4. ^ "Union leaders walk the Hungry Mile". The Sydney Morning Herald. 4 June 2003.
  5. ^ Robert Bollard, Victorian workers in the 1917 Mass Strike Australian National University
  6. ^ "Bruce, Stanley Melbourne (1883–1967)". Canberra: Australian Dictionary of Biography. Retrieved 23 December 2012.
  7. ^ The Sydney Morning Herald, Sunday, April 12, 1998: Page 39, War on the Wharves
  8. ^ David Baker. "Barricades and batons: an historical perspective of the policing of major industrial disorder in Australia" (PDF). Retrieved 23 August 2007.
  9. ^ Sawer, Geoffrey (1956). Australian Federal Politics and Law, 1901–1929. Melbourne: Melbourne University Press. p. 265.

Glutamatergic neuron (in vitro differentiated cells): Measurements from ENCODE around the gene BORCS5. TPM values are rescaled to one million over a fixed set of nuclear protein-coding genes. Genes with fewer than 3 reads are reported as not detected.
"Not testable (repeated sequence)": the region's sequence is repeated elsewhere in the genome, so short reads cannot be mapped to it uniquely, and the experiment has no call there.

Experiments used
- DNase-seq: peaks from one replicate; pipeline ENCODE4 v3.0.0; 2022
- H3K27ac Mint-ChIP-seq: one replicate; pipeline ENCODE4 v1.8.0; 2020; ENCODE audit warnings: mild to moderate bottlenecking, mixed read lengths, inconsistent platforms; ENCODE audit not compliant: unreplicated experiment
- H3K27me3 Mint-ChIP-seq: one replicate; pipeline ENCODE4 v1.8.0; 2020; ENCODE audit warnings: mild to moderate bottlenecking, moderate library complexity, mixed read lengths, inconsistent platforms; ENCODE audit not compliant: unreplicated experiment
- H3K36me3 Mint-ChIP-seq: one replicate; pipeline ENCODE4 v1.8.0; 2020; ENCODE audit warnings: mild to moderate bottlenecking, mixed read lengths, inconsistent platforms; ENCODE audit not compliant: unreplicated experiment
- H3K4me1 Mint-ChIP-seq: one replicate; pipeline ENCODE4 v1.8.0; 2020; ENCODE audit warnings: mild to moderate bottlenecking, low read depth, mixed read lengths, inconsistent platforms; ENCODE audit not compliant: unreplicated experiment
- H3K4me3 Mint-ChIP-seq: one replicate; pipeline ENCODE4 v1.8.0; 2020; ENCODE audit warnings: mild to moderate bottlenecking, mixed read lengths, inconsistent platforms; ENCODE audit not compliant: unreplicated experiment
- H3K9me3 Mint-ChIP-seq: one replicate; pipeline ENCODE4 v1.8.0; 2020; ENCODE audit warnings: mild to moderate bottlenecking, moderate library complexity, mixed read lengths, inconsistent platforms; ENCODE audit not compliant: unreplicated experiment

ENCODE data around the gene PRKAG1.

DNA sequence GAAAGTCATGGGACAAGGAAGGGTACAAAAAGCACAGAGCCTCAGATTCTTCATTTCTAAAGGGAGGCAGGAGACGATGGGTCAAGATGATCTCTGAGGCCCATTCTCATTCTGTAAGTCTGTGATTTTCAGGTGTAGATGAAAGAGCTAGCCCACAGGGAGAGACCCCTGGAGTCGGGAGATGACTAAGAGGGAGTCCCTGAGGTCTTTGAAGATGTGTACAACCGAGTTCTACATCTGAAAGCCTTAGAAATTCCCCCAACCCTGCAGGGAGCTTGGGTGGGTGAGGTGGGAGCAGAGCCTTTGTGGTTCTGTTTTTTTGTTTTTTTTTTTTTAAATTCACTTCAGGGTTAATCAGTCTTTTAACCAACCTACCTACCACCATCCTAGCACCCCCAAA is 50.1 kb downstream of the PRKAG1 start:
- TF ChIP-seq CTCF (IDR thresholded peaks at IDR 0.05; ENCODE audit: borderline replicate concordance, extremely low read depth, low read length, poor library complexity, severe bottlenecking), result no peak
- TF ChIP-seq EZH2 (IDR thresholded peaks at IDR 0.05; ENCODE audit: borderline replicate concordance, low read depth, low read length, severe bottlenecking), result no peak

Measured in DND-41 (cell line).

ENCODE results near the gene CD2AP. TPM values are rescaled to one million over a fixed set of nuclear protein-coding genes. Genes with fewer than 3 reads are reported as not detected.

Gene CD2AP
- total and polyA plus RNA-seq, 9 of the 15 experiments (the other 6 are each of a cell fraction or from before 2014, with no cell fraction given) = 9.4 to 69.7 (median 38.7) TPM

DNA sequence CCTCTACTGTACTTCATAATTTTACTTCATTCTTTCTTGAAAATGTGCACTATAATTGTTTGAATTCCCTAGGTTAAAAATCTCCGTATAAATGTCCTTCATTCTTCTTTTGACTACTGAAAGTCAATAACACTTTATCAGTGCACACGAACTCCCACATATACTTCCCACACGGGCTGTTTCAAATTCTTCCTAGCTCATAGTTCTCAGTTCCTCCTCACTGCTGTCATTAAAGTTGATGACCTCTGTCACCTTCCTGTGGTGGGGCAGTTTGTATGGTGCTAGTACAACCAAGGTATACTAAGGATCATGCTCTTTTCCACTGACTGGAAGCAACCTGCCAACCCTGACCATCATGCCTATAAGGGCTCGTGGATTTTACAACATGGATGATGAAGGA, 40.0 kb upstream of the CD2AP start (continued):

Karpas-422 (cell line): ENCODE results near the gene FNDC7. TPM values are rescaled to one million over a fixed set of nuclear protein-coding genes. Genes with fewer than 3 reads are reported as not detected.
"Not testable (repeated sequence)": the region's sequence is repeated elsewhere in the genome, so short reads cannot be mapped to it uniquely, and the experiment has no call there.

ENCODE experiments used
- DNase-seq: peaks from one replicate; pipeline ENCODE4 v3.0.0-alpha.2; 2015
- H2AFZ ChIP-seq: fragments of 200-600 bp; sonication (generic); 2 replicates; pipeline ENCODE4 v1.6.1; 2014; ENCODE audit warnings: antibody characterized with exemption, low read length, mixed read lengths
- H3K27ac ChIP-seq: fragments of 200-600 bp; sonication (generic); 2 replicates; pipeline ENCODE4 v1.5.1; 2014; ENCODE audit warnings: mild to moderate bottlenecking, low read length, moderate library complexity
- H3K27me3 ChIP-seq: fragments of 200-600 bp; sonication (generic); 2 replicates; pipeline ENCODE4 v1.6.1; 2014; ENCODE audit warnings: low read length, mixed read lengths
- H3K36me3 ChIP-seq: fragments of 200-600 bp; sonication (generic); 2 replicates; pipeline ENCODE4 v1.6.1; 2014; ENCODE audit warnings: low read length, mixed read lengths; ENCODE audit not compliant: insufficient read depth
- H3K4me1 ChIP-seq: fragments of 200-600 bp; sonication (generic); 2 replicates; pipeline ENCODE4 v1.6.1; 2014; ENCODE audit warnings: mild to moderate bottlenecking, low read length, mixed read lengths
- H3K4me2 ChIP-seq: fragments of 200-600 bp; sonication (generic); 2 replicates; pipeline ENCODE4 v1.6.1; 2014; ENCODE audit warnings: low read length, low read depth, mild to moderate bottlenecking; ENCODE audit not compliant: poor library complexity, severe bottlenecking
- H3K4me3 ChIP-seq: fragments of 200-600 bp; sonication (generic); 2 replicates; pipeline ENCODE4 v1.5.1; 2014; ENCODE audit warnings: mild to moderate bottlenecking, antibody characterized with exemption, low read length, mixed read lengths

10. ^ Lee, David (2010). Stanley Melbourne Bruce : Australian Internationalist. London: Continuum Press. p. 79. ISBN 0-8264-4566-7.
  11. ^ a b c d Australian Dictionary of Biography, Healy, James (Jim) (1898–1961) by Ray Markey and Stuart Svensen
  12. ^ SMH, July 9 2003, Formidable battler for the wharfies
  13. ^ Workers Online, Vale: Charlie Fitzgibbon (1922-2001)
  14. ^ Australian Trade Union Archives, Fitzgibbon, Charles Henry (1922 - 2001)
  15. ^ Australian National University, Deposit Z602 - Norm Docker Collection
  16. ^ a b Australian Society for the Study of Labour History, by Lisa Milner, Fighting Through Their Filmwork – The Waterside Workers’ Federation Film Unit